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Lettuce is an excellent season crop and can tolerate colder temperatures much better than it can temperatures above 85°F (29°C), which causes it to bolt.
Growing plants in the colder months can help reduce weed and insect pressures, and a mini hoop tunnel or cold frame can help safeguard crops when temperatures dip to the lower twenties (-5°C). Only needing 3 to 5 hours of sunlight, lettuce can be planted in warmer soil and mature in the cold.
Table of Contents
- What’s Not to Love About Winter Lettuce
- Late-fall Lettuce Seeds
- 5 Lettuce Varieties to Grow in Winter
- Winter Garden Requirements
- How to Grow Lettuce
- FAQs on Lettuce Varieties to Grow in Winter
- In Closing
What’s Not to Love About Winter Lettuce
Usually, spring comes, and a planting frenzy ensues, making every attempt to maximize the cooler spring months before the summer heat hits us. We seed plants indoors, ready to transplant after the last frost has passed.
Fall planting is just so different. Starting in warmer conditions, we’re looking to cheat the cold, and lettuce allows us to do so beautifully. Depending on where you live, several tried and tested lettuce cultivars will ensure you have fresh salads available most, if not all, of winter.
I’ve tried different cultivars across the five lettuce types, some with more success than others. Here I share my results from my trials using:
- Butterhead, Boston or bibb lettuce
- Crisphead or iceberg lettuce
- Romaine or cos lettuce
- Summer Crisp, French Crisp or Batavian lettuce
- Leaf, cutting or bunching lettuce.
Late-fall Lettuce Seeds
Just a point to note: Selecting only five is a challenge. I can name quite a few you can try, but the five I selected are top-notch winners. Below is a list of some of the varieties you should also consider.
|Solanova Green Butter||Cherokee||Green Star|
|Santoro RZ||Magenta||Two Star|
|Alkindus||Iceberg||New Red Fire|
|Solanova Red Butter||Crispino||Red Express|
|Brune d’Hiver||Green Towers|
|Arctic King||Rouge d’Hiver|
Wide lettuce varieties, including butterhead, Romaine, and leaf, are ideal for winter production in mini hoop tunnels. It is critical to understand the growing requirements of winter lettuce, primarily the temperature and soil moisture needs, but also light levels.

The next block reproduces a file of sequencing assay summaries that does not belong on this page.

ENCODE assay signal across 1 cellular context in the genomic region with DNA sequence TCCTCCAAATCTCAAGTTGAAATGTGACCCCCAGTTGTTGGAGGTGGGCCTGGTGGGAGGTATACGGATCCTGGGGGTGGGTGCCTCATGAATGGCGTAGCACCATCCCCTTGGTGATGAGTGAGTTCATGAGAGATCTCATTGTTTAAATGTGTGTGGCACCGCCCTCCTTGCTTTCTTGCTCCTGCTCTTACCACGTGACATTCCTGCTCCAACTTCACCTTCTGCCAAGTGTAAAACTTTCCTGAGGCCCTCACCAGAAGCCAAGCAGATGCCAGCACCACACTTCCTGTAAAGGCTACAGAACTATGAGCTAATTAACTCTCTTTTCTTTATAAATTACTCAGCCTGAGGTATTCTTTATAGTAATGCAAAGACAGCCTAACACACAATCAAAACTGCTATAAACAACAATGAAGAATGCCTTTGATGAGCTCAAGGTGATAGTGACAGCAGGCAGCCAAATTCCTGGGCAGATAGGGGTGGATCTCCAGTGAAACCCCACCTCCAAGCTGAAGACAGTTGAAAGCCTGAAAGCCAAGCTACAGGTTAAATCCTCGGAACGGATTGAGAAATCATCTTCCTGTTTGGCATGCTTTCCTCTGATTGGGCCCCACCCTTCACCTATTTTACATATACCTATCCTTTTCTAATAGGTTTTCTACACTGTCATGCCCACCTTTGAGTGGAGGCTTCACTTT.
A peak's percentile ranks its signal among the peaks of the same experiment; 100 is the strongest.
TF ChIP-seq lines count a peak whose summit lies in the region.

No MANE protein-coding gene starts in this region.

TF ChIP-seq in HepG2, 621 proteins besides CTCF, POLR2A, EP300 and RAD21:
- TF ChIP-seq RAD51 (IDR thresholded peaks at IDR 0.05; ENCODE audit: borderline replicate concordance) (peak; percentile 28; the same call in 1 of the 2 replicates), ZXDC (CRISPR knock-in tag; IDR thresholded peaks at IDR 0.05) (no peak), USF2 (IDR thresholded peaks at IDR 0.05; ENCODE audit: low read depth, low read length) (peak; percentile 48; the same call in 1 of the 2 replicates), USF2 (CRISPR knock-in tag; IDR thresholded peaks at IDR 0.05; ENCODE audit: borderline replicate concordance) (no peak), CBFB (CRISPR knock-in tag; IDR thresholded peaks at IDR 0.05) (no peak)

Growing lettuce in a mini hoop tunnel allows you to extend the season, improve yields, and keep nutritious fresh salads a part of your diet throughout the winter. Your lettuce will grow successfully if you’re attuned to your region’s seasonal changes.
5 Lettuce Varieties to Grow in Winter
Below is my choice of hardy winter lettuces for winter salads. Note that some of these may be a challenge for the novice gardener. Although lettuce is one of the easiest crops to grow, growing them in cold temperatures may require cold frames or mini hoop tunnels.
1. Butterhead Lettuce (Winter Marvel and Salanova® Red Butter)
Butterhead lettuces are one of the most popular loose-leaf lettuce varieties. This loose-leaf lettuce has a sweet, mild flavor and a soft, buttery texture, making them perfect for a winter salad.
Its outer leaves are dark green and tightly packed, while the inner leaves are more delicate and pale green. When cut, butterhead lettuce has a round, rosette shape and is most often used in salads, sandwiches, and wraps.
If you live in warmer climates, consider one of the new Salanova® loose-leaf lettuces offering dense rosette heads with attractive, thin, supple leaves.
The Salanova® Red Butter loose-leaf lettuces offer good heads with a round base and emerald, loose leaves with a delicate, buttery flavor. Salanova lettuces (Green Butter and Red Butter) offer mini heads, and you can match the two for excellent outcomes.
2. Crisphead Lettuces (Nevada)
The Nevada crisphead lettuce is a variety of lettuce developed in Nevada. It is known for its green, sweet, crisp, crunchy texture and sweet flavor. The mild taste of lettuce is often used in salads and sandwiches.
The Nevada crisphead lettuce is very popular in the western United States and commonly found in grocery stores. It is an excellent source of vitamins and minerals, including vitamins A and K.
3. Iceberg Lettuce (Crispino)
Avoid growing crisphead and iceberg lettuces unless you have a cold frame to protect them from cold weather. Of course, you can give it a go if you have a hoop house.
Crispino lettuce is a hybrid created by crossing two popular varieties: the iceberg and Romaine. It is a crunchy, sweet-tasting lettuce with a mild flavor that works well in salads, sandwiches, or wraps.
It’s a great dietary fiber, vitamin C, and folic acid source. Crispino lettuce is also known for its high water content, which helps to keep you hydrated and helps to keep your hunger at bay.
4. Romaine Lettuce (Winter Density & Winter Wonderland)
Some lettuces stood the test of time for winter growing seasons that I could (should have included. The All-American Selection Rouge d’Hiver is one such plant that has been around for centuries and can be planted in late autumn.
The Winter Density is an heirloom plant offering sweet, crisp heads that grow between 8 and 10 inches (20 to 25 cm). It is highly cold tolerant, slow to bolt, and matures fast (55 days)
The Winter Wonderland Lettuce is a heirloom variety known for its large, green, frilly leaves with a mild, sweet taste.
It is often used in salads and adds a unique texture and flavor. This variety of lettuce is ideal for winter growing as it is slow to bolt and can withstand temperatures as low as 20°F/-6.7°C.
It is an excellent choice for adding texture and flavor to winter salad or as a garnish for winter dishes and can be planted as late as early November.
5. Leaf Lettuce (Black-Seeded Simpson)